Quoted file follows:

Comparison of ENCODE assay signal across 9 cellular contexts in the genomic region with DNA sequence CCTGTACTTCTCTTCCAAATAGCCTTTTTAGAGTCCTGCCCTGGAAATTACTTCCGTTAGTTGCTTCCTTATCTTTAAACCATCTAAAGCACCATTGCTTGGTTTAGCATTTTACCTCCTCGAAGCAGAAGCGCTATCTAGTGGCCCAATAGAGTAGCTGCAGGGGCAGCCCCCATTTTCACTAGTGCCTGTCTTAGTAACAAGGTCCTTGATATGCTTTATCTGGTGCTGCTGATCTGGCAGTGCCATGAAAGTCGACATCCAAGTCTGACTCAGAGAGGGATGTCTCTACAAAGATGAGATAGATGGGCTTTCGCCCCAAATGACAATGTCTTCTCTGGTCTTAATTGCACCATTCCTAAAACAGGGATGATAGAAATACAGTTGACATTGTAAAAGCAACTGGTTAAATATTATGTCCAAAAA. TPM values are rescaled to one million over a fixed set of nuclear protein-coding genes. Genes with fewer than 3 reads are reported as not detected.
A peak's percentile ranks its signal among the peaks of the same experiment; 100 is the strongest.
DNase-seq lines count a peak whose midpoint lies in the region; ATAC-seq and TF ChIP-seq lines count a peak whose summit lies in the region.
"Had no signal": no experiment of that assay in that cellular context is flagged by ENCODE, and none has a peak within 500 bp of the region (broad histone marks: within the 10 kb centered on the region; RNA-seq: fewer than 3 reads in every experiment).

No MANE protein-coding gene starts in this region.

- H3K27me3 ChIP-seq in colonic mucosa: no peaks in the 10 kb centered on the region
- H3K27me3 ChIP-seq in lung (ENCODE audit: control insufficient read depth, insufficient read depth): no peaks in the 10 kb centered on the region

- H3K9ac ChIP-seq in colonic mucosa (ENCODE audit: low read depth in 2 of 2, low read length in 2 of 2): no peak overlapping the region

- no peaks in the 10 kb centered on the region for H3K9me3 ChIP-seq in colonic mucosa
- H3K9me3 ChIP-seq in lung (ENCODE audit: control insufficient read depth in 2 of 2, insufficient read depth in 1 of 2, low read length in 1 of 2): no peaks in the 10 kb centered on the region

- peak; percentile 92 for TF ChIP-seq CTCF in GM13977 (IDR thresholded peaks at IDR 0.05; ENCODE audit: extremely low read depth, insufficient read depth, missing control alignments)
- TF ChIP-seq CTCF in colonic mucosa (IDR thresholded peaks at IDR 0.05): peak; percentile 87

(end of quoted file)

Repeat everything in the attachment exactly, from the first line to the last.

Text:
Comparison of ENCODE assay signal across 9 cellular contexts in the genomic region with DNA sequence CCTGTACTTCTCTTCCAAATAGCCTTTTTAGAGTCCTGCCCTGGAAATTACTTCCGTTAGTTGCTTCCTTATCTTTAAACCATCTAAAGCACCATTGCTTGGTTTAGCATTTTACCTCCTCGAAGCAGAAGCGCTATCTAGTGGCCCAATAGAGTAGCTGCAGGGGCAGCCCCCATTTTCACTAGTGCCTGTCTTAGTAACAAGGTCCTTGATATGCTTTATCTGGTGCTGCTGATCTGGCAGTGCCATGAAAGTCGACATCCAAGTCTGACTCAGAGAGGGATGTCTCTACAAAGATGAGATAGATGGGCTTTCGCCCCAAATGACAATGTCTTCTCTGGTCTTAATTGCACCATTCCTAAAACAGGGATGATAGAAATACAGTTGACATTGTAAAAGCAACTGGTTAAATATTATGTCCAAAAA. TPM values are rescaled to one million over a fixed set of nuclear protein-coding genes. Genes with fewer than 3 reads are reported as not detected.
A peak's percentile ranks its signal among the peaks of the same experiment; 100 is the strongest.
DNase-seq lines count a peak whose midpoint lies in the region; ATAC-seq and TF ChIP-seq lines count a peak whose summit lies in the region.
"Had no signal": no experiment of that assay in that cellular context is flagged by ENCODE, and none has a peak within 500 bp of the region (broad histone marks: within the 10 kb centered on the region; RNA-seq: fewer than 3 reads in every experiment).

No MANE protein-coding gene starts in this region.

- H3K27me3 ChIP-seq in colonic mucosa: no peaks in the 10 kb centered on the region
- H3K27me3 ChIP-seq in lung (ENCODE audit: control insufficient read depth, insufficient read depth): no peaks in the 10 kb centered on the region

- H3K9ac ChIP-seq in colonic mucosa (ENCODE audit: low read depth in 2 of 2, low read length in 2 of 2): no peak overlapping the region

- no peaks in the 10 kb centered on the region for H3K9me3 ChIP-seq in colonic mucosa
- H3K9me3 ChIP-seq in lung (ENCODE audit: control insufficient read depth in 2 of 2, insufficient read depth in 1 of 2, low read length in 1 of 2): no peaks in the 10 kb centered on the region

- peak; percentile 92 for TF ChIP-seq CTCF in GM13977 (IDR thresholded peaks at IDR 0.05; ENCODE audit: extremely low read depth, insufficient read depth, missing control alignments)
- TF ChIP-seq CTCF in colonic mucosa (IDR thresholded peaks at IDR 0.05): peak; percentile 87